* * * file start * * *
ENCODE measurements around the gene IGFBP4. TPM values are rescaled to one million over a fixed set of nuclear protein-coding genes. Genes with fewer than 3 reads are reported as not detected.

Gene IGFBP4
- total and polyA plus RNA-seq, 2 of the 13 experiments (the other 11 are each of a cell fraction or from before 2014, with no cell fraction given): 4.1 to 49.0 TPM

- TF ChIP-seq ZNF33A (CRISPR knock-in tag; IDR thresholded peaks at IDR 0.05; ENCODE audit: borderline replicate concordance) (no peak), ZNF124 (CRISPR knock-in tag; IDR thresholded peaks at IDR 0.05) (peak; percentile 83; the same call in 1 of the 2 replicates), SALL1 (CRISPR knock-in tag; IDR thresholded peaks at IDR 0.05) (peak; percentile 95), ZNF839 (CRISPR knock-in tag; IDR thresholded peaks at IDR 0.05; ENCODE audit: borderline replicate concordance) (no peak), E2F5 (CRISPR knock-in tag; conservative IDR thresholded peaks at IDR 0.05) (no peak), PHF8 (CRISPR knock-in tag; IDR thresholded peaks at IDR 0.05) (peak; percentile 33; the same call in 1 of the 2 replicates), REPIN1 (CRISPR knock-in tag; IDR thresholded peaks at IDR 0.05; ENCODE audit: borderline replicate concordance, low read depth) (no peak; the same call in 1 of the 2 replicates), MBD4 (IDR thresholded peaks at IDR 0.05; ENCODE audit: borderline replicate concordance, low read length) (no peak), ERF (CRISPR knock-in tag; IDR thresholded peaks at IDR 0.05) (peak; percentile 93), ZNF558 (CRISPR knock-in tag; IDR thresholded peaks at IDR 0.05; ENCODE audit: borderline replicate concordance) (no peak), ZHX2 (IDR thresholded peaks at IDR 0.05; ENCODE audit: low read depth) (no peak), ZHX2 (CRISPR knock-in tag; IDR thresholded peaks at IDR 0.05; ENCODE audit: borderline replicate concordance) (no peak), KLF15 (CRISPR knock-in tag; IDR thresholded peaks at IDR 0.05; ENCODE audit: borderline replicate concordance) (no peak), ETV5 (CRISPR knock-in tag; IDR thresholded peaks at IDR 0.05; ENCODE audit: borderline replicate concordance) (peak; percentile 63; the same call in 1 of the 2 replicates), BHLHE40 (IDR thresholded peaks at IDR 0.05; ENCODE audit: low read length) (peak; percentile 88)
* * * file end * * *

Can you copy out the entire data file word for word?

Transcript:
ENCODE measurements around the gene IGFBP4. TPM values are rescaled to one million over a fixed set of nuclear protein-coding genes. Genes with fewer than 3 reads are reported as not detected.

Gene IGFBP4
- total and polyA plus RNA-seq, 2 of the 13 experiments (the other 11 are each of a cell fraction or from before 2014, with no cell fraction given): 4.1 to 49.0 TPM

- TF ChIP-seq ZNF33A (CRISPR knock-in tag; IDR thresholded peaks at IDR 0.05; ENCODE audit: borderline replicate concordance) (no peak), ZNF124 (CRISPR knock-in tag; IDR thresholded peaks at IDR 0.05) (peak; percentile 83; the same call in 1 of the 2 replicates), SALL1 (CRISPR knock-in tag; IDR thresholded peaks at IDR 0.05) (peak; percentile 95), ZNF839 (CRISPR knock-in tag; IDR thresholded peaks at IDR 0.05; ENCODE audit: borderline replicate concordance) (no peak), E2F5 (CRISPR knock-in tag; conservative IDR thresholded peaks at IDR 0.05) (no peak), PHF8 (CRISPR knock-in tag; IDR thresholded peaks at IDR 0.05) (peak; percentile 33; the same call in 1 of the 2 replicates), REPIN1 (CRISPR knock-in tag; IDR thresholded peaks at IDR 0.05; ENCODE audit: borderline replicate concordance, low read depth) (no peak; the same call in 1 of the 2 replicates), MBD4 (IDR thresholded peaks at IDR 0.05; ENCODE audit: borderline replicate concordance, low read length) (no peak), ERF (CRISPR knock-in tag; IDR thresholded peaks at IDR 0.05) (peak; percentile 93), ZNF558 (CRISPR knock-in tag; IDR thresholded peaks at IDR 0.05; ENCODE audit: borderline replicate concordance) (no peak), ZHX2 (IDR thresholded peaks at IDR 0.05; ENCODE audit: low read depth) (no peak), ZHX2 (CRISPR knock-in tag; IDR thresholded peaks at IDR 0.05; ENCODE audit: borderline replicate concordance) (no peak), KLF15 (CRISPR knock-in tag; IDR thresholded peaks at IDR 0.05; ENCODE audit: borderline replicate concordance) (no peak), ETV5 (CRISPR knock-in tag; IDR thresholded peaks at IDR 0.05; ENCODE audit: borderline replicate concordance) (peak; percentile 63; the same call in 1 of the 2 replicates), BHLHE40 (IDR thresholded peaks at IDR 0.05; ENCODE audit: low read length) (peak; percentile 88)